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Impacts on ecosystems and fisheries

European Green crab, an invasive species. Photo credit: Central Kootenay Invasive Species Society (CKISS).

European Green crab, an invasive species. Photo credit: Central Kootenay Invasive Species Society (CKISS).

Canada’s marine ecosystems are undergoing significant changes. These changes are related to a combination of climate change, natural variability, and other human pressures, such as fishing. Climate change is impacting our oceans and coastal communities, and we are seeing its results on all three of our coasts.

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Climate change affects the long-term trends in ocean temperature and changes seasonal cycles of warming and cooling. This can affect the amount of food and oxygen available to marine plants and animals. For example, phytoplankton are small plants that form the base of the ocean food web and grow primarily in the upper ocean where sunlight is available. They are highly dependent on a supply of nutrients from waters far below the ocean surface. This vertical nutrient supply can be impacted by increasing ocean temperature because it makes it more difficult to pump nutrients to the ocean surface. Changing temperature can also impact the timing of phytoplankton blooms (large masses which can change the colour of seawater, e.g. red tides), which can subsequently impact overall productivity of the marine ecosystem.

Biological impacts

The biological impacts of changing ocean conditions can vary. Some species may actually fare better in future conditions, while others will not be able to adapt to the new conditions fast enough. If they can’t adapt or migrate to new habitats that are suitable, then some species may even go extinct.

Ocean acidification can make it difficult for many species to survive and thrive, and can have a variety of impacts on marine animal and plant life. There may be both direct and indirect effects on species of ecological and/or economic importance and we still have much to learn about these biological and ecological impacts.

Some marine organisms of economic importance like oysters, mussels and lobsters use calcium carbonate to form their shells or exoskeletons. As the ocean becomes more acidic, it takes more energy to build calcium carbonate shells or skeletons. In some cases, shells and animal exoskeletons may break down or corrode, and for some organisms, it may be impossible to build their shells or exoskeletons altogether. For some species, only parts of their life cycle (e.g. very early stages) may be particularly sensitive.

Lion's mane jellyfish and eelgrass (Eastern Shore AOI). There may be ‘winners’ and ‘losers’ in a future ocean environment due to climate change. Photo credit: Fisheries and Oceans Canada (DFO).
Lion's mane jellyfish and eelgrass (Eastern Shore AOI).

There may be ‘winners’ and ‘losers’ in a future ocean environment due to climate change. Photo credit: Fisheries and Oceans Canada (DFO).

Other ecologically important organisms, such as some species of microscopic animals called zooplankton, also use calcium carbonate to build their shells. For example, pteropods (small swimming snails) are suffering damaging effects of ocean acidification in the open ocean. As the amount of available carbonate and the pH of oceans continue to decrease, the shells of pteropods begin to dissolve. As zooplankton are a main food source for many species (e.g. juvenile salmon and whales), these animals may struggle to find food and may change their diets. When organisms at the base of the food chain are at risk, the entire food web may also be at risk. The sensory capacity of fish may also be affected, making it more difficult for them to find food or to prevent being eaten themselves by predators.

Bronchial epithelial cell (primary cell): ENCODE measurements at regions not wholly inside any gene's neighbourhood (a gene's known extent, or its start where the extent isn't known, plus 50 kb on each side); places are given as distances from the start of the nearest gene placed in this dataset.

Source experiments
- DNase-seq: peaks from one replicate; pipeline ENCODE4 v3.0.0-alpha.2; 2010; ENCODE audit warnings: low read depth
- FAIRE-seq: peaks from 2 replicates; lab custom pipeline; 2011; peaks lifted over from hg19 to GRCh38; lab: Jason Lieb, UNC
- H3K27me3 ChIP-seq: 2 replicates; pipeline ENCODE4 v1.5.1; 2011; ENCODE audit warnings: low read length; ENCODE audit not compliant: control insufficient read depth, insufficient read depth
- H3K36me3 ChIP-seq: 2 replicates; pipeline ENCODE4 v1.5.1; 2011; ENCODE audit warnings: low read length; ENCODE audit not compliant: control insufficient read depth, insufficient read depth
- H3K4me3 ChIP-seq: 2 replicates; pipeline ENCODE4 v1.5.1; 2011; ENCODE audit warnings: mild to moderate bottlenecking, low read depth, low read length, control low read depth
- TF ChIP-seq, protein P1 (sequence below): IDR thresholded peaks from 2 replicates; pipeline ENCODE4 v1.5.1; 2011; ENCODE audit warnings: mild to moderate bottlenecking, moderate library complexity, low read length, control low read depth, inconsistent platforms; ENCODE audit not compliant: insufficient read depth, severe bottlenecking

Some organisms are sensitive to very small changes in pH while others aren’t so there may be ‘winners’ and ‘losers’ in a future ocean environment. For example, some species of marine plants, such as seaweeds and sea grasses, may benefit from increased levels of CO2 in seawater because they need CO2 for photosynthesis, just like plants on land. In other cases, a very small pH change can have harmful effects on marine life, impacting reproduction, growth and survival. Alternatively it is possible that some species may have the capacity to adapt over time by changing their diets, or moving to more favorable/less acidic environments, while some populations may suffer, decline or disappear. Harmful algal blooms occur when dense aggregations of microscopic simple plants (phytoplankton) grow out of control and produce toxic or harmful effects on fish, shellfish, marine mammals and birds. In the future, the frequency and toxicity of these harmful blooms are expected to rise in due to warmer acidified seawater conditions, which may also then impact human food security.

Other stressors, such as increased ocean temperatures and low oxygen conditions, may further compound these impacts. This means that aquatic organisms will encounter many changes in their environment at the same time. Higher temperatures and lowered oxygen levels add pressure to habitats that are already affected by other human impacts. How successful they are may depend on how much food is available. Changes lower down in the food web will impact larger species as well, since they depend on the smaller, more directly affected species as a food source.